Electrical power conditioning unit and system
|559 - Abstract:|
|The European Space Agency (ESA) has developed an electrical Power Conditioning Unit (PCU) and system. The main function of a PCU is to condition the energy coming from the power sources (typically solar arrays and batteries) and to deliver it continuously to the users in an appropriate form during the overall mission. The offered PCU unit and system provide reduced complexity, greater flexibility, increased efficiency and/or reduced mass compared to common architectures. Partners for industrialization are sought.|
Description of the offer:
The offered technology relates to an electrical Power Conditioning Unit (PCU) and system, in particular for a regulated solar bus. The invention applies in particular, although not exclusively, to spacecraft power systems.
The most common structural designs for this system are the centralized regulated bus and cascaded regulator architecture, which provide several well-known advantages over un-regulated systems, namely the simplification of the user voltage interface, leading to simpler secondary converter designs, greater standardization of equipments, simpler electromagnetic cleanliness control (ECC) and flexibility and optimization of the battery and solar array design, which have more system mass impacts than the power conditioning equipment.
Centralized power regulated bus are rarely implemented for spacecrafts designed to operate in Low Earth Orbit (LEO). The traditional power electronics regulated bus architecture applied to LEO spacecraft would require heavy and large power converters, especially battery charge and discharge regulators. For this reason unregulated buses (directly connected to the battery, and therefore having a varying voltage level) are commonly implemented on LEO satellites, losing the advantages of the regulated bus.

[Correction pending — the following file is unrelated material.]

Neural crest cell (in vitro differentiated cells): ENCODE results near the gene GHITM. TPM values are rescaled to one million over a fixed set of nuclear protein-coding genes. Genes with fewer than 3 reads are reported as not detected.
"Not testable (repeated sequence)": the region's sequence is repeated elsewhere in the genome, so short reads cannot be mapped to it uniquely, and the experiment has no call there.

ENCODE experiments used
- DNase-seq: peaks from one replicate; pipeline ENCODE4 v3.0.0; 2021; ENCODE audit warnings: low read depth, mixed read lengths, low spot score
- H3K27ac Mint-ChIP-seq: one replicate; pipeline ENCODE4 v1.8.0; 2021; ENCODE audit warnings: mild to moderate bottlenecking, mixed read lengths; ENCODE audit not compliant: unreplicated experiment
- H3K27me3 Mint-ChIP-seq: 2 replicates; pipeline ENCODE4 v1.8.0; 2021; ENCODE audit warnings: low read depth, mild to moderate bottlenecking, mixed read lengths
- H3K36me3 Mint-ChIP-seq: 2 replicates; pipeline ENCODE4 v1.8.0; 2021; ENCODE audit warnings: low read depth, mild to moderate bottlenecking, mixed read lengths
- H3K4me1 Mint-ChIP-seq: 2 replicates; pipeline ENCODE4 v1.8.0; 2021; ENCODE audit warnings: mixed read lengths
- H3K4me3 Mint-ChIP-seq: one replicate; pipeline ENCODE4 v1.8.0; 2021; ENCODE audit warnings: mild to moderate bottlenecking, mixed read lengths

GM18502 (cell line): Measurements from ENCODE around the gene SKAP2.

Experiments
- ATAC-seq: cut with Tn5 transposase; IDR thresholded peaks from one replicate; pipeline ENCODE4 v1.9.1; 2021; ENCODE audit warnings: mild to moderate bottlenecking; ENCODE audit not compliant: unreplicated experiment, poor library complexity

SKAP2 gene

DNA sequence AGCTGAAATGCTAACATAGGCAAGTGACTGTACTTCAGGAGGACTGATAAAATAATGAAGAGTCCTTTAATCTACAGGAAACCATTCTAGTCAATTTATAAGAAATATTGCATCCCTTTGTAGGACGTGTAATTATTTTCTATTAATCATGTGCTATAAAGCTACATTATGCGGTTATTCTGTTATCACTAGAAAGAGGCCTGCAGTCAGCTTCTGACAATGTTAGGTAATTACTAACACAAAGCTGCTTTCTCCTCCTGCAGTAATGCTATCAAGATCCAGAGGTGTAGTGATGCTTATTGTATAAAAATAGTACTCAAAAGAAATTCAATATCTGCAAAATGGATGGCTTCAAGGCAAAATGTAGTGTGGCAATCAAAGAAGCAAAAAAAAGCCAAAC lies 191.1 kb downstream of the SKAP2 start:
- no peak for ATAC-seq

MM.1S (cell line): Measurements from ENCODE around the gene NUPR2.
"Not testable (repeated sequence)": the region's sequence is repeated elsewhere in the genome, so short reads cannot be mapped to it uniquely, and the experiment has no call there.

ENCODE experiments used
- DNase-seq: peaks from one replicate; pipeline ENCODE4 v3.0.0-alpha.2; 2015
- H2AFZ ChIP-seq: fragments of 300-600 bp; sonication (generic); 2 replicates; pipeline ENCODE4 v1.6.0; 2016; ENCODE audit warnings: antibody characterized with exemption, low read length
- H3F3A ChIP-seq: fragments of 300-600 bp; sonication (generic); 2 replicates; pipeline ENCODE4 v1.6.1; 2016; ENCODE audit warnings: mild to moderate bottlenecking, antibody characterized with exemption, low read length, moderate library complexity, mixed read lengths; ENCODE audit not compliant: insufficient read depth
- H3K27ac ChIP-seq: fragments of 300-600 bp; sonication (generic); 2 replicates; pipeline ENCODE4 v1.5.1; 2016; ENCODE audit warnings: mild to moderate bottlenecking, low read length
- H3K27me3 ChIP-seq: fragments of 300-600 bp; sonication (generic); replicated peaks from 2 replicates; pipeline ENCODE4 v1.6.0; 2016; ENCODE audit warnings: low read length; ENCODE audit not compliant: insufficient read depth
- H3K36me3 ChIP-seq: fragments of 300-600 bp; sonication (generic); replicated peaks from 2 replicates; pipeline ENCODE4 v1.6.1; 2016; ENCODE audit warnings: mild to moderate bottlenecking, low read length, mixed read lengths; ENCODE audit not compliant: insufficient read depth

For this reason the "converters in cascade" architecture is sometimes chosen to split the platform users and the pulsed power loads. Such architecture has been implemented on ESA Aeolus spacecraft in order to reduce the mass of the PCU versus the conventional regulated architecture.
The cascaded architecture provides lower efficiency than the centralized one. However, the cascaded architecture is easier to control than the centralized one, and avoids the use of too heavy converters in LEO applications.
Both architectures can be used with several PWM converters in order to achieve numerous benefits, namely the ability to operate the solar arrays at their maximum power point, with the help of maximum power point trackers to extract the power from the solar arrays, to manage the charge and discharge of the battery and to generate an external centralized regulated bus for other units.
Innovations and advantages
The offered technology aims at providing an improved PCU architecture with reduced complexity, greater flexibility, increased efficiency and/or reduced mass.
Furthermore, the present invention allows minimizing the losses, and in particular the conduction losses by using a single converter based on a single reactive structure. This leads to the very high efficiency values, as it has been experimentally verified in well documented laboratory studies.
Domains of Application
The PCU and system architecture of the offered technology, although particularly suited for space applications, can also be used in non-spatial, e.g. terrestrial applications where there is need for a improved PCU for short charge-discharge periods.
A particular field of expertise that could be interested in this technology would be on energy generating devices, namely on solar or wind energy, where several energy sources have to managed according to the availability of the original source of power.
Last update: 27 February 2013